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May 2007 by Sebastian Mayfield and Zoe Lujic, who met as permaculture students, is a project that encourages urban dwellers to grow food in their front gardens, spaces that all too often are neglected or given over to parking. Food Up Front’s aim is to turn food miles into food inches and help stir up some community spirit along the way through the swapping of seeds and produce. In its first year the project attracted 50 people, all from just a small area in Wandsworth. The scheme is now expanding across London. Food Up Front provides an ideal introduction for gardening novices, participants receiving a Green Garden Guide which includes critical dates for planting and harvesting, free containers and compost produced from local waste. Zoe Lujic says: ‘Anybody can grow anything, even in very small places. Just give it a try.’ Mayor Boris Johnson and Chair of London Food, Rosie Boycott, are also helping to find Londoners spaces in which to grow food. Their project, Capital Growth, identifies suitable patches of land around London and offers financial and practical support to groups of enthusiastic gardeners or organisations seeking to grow food for themselves or the local community. Organisations targeted to make land available for the scheme include councils, schools, hospitals, housing estates, utilities companies and parks. Amongst the first to sign up were Blenheim Gardens (a housing estate in Brixton), a privately-owned residential garden in Morden, and Latchmere House (a resettlement prison in Richmond). Most recently British Waterways has joined the
scheme, working with Capital Growth to identify a range of suitable spaces for growing food, including land beside canals and floating gardens on retired workboats. The first stretch of land to be made available is along the Hertford Union Canal in Hackney Wick. The area will be tended by Growing Concerns, a community landscape and gardening team working to improve the environment for those living and working in the East End of London. British Waterways’ Chairman, Tony Hales, says: ‘British Waterways is very excited to be part of the Capital Growth project. The 100 miles of canals and rivers we care for in London provide a green corridor through the city, offering an escape from the hustle and bustle of streets. We are working with Capital Growth to identify any suitable pockets of land along London’s waterways that we or others might not be using and matching them up with local groups and schools looking to grow their own food.’ He continues: ‘If these schemes are successful then there is no reason why we couldn’t repeat them elsewhere in the UK along the 2,000 miles of canals and rivers in our care as part of a wider initiative to encourage communities to make greater use of their waterways. Our network already attracts 11 million visitors each year and hopefully this scheme will encourage even more people to get a taste for the canals.’ Joining forces with celebrity chef and keen producer of food, Hugh Fearnley-Whittingstall, the National Trust will be creating 1,000 new Continued on page 20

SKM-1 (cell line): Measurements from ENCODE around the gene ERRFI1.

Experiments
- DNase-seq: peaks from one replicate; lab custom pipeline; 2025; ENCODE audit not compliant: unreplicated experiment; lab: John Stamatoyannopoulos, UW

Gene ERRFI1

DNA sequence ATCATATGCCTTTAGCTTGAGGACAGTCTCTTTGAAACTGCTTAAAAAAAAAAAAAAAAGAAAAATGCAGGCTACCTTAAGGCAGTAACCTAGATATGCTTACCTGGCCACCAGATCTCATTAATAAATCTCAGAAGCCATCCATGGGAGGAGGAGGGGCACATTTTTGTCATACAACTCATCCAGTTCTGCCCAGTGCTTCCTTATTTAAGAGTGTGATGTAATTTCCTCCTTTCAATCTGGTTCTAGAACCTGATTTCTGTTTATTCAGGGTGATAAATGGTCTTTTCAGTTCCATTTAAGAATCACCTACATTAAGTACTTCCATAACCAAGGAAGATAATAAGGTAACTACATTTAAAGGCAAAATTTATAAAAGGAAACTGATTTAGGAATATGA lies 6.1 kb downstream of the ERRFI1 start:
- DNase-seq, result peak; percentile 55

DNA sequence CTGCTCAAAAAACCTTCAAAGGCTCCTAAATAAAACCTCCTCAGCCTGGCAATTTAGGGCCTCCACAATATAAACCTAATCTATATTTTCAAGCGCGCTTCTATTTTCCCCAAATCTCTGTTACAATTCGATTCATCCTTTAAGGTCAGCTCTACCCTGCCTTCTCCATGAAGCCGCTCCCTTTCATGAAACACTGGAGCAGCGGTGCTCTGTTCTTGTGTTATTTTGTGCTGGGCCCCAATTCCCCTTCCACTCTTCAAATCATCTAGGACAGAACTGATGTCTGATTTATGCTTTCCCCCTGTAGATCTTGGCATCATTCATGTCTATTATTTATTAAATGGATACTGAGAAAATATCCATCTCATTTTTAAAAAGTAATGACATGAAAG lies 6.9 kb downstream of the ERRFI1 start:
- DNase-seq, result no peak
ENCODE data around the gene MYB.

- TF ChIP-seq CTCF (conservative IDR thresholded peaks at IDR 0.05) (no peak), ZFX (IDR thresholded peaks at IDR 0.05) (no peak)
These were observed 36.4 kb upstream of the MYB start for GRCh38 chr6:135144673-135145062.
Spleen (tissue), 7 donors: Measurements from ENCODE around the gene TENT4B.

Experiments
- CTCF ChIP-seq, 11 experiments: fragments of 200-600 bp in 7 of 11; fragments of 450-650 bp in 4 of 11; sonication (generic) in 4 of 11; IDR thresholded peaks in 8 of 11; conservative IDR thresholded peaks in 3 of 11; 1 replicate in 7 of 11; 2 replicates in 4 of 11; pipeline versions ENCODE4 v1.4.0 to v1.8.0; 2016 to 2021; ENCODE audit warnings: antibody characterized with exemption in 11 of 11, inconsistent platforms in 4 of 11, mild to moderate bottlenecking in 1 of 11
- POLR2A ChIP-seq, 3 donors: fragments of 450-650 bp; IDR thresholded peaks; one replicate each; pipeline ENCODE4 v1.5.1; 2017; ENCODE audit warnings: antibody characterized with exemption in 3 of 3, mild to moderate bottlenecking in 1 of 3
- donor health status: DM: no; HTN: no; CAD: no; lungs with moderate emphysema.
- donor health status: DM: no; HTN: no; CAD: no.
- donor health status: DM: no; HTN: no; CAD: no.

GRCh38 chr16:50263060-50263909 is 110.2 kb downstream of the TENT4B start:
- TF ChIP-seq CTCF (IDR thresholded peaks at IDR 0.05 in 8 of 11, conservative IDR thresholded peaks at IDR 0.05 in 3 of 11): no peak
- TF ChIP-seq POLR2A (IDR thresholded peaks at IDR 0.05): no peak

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Continued from page 18 allotment plots over the next three years. Each of the spaces will be registered through the Landshare website (www.landshare.net), set up by Whittingstall to provide an online ‘matchmaking’ database of keen growers and those who have land available. Fiona Reynolds, Director General of the National Trust, says: ‘There’s something in the air. More and more people want to grow their own fruit and vegetables. This isn’t just about saving money – it’s really satisfying to sow seeds and harvest the fruit and veg of your labour. By creating new growing spaces the National Trust can help people to start growing for the first time.’ She continues: ‘We’re also looking to recruit many more volunteers with fruit and vegetable growing skills and knowledge to join us, so that we can offer even more practical help and advice to
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new gardeners.’ The new National Trust growing spaces will be in restored kitchen gardens, agricultural land or on vacant land near to Trust properties. Even the back garden of the National Trust’s London office in Queen Anne’s Gate is to be turned over to an allotment, to be used by Trust employees. Whilst this fervour for growing your own is not about to make the UK self-sufficient, and we are blessed in not having to face the dire need for home-grown food that necessitated the ‘Dig For Victory’ campaign or the Cuban drive for selfsufficiency after the food crisis in the 1990s with the demise of the Soviet bloc and tightened US embargos, this desire to work the land is helping us to look at food differently. It is creating an appreciation of the work that goes into food production, helping us to gain an understanding of the seasons, reduce our food miles and, importantly, to learn skills